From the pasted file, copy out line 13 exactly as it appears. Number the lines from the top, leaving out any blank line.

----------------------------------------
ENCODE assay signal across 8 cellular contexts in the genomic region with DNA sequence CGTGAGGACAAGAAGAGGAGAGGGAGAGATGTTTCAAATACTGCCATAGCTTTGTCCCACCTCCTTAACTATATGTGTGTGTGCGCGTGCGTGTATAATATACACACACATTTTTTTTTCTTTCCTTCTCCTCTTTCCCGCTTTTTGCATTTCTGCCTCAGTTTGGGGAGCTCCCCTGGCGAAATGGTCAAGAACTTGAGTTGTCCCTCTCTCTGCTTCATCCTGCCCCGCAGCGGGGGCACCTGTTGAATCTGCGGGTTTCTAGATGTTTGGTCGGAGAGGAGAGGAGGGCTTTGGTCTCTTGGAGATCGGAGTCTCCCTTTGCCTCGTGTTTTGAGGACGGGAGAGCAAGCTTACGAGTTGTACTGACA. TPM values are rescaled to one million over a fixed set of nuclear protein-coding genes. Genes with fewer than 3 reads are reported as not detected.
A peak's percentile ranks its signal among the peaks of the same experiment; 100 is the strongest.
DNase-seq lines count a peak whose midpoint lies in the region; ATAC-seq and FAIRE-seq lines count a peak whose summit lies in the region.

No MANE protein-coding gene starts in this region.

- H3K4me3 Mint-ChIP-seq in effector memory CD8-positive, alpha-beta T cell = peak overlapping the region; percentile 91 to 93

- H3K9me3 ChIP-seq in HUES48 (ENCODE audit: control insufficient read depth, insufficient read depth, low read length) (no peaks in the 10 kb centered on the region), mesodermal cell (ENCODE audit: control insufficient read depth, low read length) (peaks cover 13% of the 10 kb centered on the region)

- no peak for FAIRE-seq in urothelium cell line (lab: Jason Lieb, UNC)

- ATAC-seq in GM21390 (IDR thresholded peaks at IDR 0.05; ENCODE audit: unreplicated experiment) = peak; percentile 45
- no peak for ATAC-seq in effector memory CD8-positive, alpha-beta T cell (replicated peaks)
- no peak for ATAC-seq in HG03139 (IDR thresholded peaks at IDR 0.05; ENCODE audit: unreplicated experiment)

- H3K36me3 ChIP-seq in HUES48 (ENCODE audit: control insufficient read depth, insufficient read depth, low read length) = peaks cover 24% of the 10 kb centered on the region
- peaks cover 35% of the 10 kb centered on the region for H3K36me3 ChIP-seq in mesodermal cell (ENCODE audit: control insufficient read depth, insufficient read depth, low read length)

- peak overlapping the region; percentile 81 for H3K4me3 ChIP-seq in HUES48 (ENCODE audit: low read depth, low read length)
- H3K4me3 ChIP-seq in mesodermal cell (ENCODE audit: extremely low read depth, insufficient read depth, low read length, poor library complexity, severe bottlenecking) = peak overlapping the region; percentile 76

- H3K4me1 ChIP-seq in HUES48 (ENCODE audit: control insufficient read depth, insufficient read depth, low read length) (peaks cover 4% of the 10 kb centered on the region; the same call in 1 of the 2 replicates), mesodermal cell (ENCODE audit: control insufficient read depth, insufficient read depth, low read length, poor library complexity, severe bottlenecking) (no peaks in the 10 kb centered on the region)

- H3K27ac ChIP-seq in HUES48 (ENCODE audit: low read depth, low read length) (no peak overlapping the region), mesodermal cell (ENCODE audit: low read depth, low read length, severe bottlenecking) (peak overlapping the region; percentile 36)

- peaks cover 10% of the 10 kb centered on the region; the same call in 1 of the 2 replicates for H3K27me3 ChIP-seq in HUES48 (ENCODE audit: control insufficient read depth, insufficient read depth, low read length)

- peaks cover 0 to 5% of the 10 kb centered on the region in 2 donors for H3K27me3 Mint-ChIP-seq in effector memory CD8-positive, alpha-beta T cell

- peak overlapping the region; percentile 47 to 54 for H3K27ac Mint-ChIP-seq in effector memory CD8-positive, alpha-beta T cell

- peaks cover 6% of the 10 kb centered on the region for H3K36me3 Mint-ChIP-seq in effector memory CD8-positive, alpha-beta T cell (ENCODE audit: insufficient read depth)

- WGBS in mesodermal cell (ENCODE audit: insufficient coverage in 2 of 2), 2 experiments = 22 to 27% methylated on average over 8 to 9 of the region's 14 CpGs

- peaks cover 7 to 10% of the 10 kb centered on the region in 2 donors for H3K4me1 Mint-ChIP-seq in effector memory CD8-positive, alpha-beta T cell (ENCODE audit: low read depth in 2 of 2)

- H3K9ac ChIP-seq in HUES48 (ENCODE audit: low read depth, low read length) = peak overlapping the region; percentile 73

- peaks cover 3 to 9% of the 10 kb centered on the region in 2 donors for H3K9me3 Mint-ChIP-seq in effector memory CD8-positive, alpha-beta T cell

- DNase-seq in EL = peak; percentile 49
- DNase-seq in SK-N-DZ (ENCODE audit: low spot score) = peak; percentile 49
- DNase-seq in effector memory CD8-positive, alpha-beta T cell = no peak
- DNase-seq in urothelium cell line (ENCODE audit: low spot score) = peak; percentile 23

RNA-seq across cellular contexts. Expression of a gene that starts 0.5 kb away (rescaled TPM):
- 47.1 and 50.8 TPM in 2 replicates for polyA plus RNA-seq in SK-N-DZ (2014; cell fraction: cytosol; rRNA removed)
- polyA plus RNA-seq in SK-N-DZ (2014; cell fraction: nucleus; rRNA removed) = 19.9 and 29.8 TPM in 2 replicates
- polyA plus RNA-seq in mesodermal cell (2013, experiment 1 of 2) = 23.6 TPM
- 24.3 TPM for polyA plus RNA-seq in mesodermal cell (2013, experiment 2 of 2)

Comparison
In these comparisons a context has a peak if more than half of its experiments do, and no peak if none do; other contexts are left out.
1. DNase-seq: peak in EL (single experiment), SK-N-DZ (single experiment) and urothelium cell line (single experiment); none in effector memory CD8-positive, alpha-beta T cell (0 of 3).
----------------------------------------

- peak overlapping the region; percentile 81 for H3K4me3 ChIP-seq in HUES48 (ENCODE audit: low read depth, low read length)